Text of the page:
Author Archives: xtine

About xtine

xtine is a media artist and educator. Her online works diffuse consumer-based web practices to create information exchange promoting interpretation and autonomy. Her web projects empower web users in the analog world. Recent web projects include, a website where users can post and find information about locally owned stores; and, a blog where workers on’s Mechanical Turk website were paid to upload videos of themselves performing Olympic events to YouTube. Voting on the amateur videos was concurrent with the Summer 2008 games, resulting in Gold, Silver, and Bronze bonus payments on The Mechanical Olympics was an Official Honoree of the 13th Annual Webby Awards (2009). xtine has shown or spoken about her work nationwide and internationally. She has participated in international festivals promoting digital art and culture including ISEA (Belfast), Futuresonic (UK), Electrofringe (AU), Sonar (SP) and Prog:ME (BR). A co-author of the digital design textbook, Digital Foundations (New Riders/AIGA), xtine is an Assistant Professor of Visual Communications at California State University, Fullerton. A complete portfolio of her work can be viewed at

Computational Literature Panel at CalTech, Review by Larry Wilson


Larry Wilson wrote this generous article about the Computational Literature panel with Nick Montfort and Eran Hadas at CalTech I was honored to join early last week. The student who asked why my process is so inefficient really made my day–one of the best questions I’ve ever had to field about art-making.

Mediations on a Digital Workforce in Leonardo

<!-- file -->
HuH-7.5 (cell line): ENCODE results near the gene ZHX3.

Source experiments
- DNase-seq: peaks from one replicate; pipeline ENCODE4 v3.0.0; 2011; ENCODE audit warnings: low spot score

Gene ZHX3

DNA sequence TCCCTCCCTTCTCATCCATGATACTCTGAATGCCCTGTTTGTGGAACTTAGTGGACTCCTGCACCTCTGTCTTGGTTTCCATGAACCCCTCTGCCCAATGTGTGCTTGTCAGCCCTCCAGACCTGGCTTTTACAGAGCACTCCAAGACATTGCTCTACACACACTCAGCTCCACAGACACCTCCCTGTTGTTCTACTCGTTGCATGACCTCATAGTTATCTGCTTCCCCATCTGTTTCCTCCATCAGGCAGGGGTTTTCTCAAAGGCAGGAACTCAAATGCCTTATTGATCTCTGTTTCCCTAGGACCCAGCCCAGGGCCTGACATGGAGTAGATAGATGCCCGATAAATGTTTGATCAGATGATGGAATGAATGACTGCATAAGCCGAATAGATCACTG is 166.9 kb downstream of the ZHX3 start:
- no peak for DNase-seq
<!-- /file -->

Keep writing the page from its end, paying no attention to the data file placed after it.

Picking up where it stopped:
An artist statement I wrote about Mediations on Digital Labor at Grand Central Art Center in Santa Ana appeared in Leonardo on October 1, 2016.

Citation, full article, and the abstract on Leonardo:
burrough, xtine. “Mediations on a Digital Workforce.” Leonardo, vol. 49, no. 5, 2016, pp. 436-7.  The abstract is on Leonardo.

Lion’s Breath

Lion’s Breathe from xtine on Vimeo.

Lion’s Breath is a participatory, generative installation that amplifies the complicit role humans play in the sixth extinction. This immersive project reflects the role and impact of humankind on the loss of species in a global environment with reduced biodiversity. In the installation, we choreograph time to create an experience in which participants degrade an audio representation of the sixth extinction by contributing a single breath. The soundscape translates biodiversity to sonic variety—the taxonomy of animals is used to design musical structures that, with each breath, becomes sparser and more monotonous. It begins with a multilayered, wild orchestration of the lives of animals undergoing extinction. A part of the aural landscape is removed with each breath until the installation transforms to silence. Upon entrance, the projected image displays a blue sky with white clouds. Adding a breath to the installation animates a single-channel projected image to darken until the sky is black. In Lion’s Breath, breathing—essential for life, reduces the soundscape and fades the scene to black. Mass extinction requires no extraordinary activity on behalf of the individual. We present a poetic representation of human impact in a changing global landscape.